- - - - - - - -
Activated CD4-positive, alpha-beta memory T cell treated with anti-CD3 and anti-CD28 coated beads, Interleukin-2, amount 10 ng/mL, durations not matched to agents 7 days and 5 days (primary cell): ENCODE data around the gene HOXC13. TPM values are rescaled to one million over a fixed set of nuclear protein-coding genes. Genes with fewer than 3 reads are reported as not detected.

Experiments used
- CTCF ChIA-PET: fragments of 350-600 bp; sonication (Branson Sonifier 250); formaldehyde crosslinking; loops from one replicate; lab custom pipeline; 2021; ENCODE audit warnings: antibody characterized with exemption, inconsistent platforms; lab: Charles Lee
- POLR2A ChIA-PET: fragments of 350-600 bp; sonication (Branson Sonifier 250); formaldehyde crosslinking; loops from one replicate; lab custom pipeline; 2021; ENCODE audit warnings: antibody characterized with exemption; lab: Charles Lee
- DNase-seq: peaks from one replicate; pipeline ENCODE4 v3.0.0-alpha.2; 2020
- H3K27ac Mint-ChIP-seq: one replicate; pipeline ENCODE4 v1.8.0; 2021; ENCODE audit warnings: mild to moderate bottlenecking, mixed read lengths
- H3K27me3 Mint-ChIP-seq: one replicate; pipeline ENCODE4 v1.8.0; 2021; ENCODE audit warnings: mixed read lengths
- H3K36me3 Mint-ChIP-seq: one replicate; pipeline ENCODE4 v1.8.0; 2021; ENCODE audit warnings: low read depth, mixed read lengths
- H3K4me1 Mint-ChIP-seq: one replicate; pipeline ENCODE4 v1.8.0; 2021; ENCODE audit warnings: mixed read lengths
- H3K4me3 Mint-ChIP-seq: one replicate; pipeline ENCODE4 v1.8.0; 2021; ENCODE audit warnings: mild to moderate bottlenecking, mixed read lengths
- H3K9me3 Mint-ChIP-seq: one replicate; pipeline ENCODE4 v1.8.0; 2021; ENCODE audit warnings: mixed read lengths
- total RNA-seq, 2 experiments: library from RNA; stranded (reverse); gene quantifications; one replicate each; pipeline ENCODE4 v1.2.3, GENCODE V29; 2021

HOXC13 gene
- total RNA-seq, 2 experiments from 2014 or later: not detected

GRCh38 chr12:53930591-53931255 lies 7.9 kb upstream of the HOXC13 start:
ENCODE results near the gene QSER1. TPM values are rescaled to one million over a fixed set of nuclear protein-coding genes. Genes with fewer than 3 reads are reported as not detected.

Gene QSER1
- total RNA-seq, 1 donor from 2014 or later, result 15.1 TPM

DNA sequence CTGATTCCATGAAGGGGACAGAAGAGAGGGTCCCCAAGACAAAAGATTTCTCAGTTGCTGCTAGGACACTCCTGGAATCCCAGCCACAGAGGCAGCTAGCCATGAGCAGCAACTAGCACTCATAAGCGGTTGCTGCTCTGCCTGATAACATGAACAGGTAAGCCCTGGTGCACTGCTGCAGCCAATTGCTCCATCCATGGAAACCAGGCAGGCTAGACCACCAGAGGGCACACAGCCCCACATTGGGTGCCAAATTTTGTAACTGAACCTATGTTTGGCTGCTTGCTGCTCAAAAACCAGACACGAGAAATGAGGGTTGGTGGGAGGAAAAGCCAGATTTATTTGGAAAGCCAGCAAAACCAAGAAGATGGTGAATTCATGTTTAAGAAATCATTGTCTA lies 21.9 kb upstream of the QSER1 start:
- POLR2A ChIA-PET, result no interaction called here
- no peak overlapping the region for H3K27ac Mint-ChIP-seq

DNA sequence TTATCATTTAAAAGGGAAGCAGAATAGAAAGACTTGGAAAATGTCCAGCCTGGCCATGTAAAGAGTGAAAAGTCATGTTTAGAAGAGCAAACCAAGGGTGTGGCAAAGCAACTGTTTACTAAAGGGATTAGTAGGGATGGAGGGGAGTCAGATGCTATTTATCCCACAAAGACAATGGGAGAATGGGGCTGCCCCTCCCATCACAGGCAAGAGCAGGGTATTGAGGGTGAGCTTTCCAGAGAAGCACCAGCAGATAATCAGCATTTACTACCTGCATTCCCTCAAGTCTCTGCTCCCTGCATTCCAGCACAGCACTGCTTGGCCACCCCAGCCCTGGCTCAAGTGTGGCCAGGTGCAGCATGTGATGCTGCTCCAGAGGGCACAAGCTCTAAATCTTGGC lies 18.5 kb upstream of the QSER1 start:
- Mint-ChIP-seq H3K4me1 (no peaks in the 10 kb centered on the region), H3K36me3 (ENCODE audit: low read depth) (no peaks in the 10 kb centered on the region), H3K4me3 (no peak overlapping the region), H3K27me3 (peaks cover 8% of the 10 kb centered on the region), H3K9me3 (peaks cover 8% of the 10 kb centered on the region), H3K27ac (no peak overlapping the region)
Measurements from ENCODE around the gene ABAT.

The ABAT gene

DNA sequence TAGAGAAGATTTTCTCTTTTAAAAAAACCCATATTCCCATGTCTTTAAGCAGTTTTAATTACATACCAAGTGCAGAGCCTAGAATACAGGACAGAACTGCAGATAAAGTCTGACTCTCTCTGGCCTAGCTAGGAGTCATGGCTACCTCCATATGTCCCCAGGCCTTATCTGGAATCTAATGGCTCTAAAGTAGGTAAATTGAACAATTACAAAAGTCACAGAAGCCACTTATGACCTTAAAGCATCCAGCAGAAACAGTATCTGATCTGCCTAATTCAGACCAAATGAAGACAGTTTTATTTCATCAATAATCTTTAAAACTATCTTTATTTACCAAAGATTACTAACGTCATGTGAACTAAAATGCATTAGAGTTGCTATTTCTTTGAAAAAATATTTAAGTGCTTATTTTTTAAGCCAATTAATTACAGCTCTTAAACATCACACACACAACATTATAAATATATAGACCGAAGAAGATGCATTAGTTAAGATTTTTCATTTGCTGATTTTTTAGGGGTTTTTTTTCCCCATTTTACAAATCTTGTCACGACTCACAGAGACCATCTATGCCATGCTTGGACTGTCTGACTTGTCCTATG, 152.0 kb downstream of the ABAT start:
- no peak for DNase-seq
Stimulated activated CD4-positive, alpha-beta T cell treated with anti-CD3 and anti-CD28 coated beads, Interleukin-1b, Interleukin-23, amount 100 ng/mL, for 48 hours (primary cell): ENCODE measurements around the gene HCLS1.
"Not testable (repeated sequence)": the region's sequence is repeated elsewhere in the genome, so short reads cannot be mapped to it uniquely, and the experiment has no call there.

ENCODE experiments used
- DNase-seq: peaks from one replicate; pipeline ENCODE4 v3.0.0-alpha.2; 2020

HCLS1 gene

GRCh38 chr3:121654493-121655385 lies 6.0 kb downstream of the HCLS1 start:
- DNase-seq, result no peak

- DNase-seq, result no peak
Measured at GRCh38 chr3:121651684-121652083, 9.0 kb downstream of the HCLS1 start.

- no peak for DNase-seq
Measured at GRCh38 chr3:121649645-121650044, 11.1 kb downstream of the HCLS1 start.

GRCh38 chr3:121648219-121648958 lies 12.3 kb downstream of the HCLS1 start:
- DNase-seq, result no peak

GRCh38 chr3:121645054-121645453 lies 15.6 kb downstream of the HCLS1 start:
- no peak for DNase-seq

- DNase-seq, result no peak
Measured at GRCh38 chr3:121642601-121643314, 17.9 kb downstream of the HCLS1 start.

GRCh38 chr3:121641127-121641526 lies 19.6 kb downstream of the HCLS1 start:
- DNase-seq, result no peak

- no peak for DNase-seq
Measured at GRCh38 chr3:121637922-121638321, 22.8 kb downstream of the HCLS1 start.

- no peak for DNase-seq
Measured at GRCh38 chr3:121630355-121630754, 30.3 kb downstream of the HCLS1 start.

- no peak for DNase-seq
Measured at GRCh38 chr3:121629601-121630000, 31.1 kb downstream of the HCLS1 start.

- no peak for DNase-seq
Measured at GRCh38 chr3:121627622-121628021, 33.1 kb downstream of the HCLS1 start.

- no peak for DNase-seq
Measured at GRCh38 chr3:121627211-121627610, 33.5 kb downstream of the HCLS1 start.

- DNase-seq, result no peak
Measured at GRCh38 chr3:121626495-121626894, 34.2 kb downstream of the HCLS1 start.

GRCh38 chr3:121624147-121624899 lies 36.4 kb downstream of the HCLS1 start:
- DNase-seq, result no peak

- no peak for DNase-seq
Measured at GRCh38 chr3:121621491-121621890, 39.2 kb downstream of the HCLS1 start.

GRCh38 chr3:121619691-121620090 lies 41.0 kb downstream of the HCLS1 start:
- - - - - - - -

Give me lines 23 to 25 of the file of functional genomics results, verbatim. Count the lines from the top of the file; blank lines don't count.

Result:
- Mint-ChIP-seq H3K4me1 (no peaks in the 10 kb centered on the region), H3K36me3 (ENCODE audit: low read depth) (no peaks in the 10 kb centered on the region), H3K4me3 (no peak overlapping the region), H3K27me3 (peaks cover 8% of the 10 kb centered on the region), H3K9me3 (peaks cover 8% of the 10 kb centered on the region), H3K27ac (no peak overlapping the region)
Measurements from ENCODE around the gene ABAT.

The ABAT gene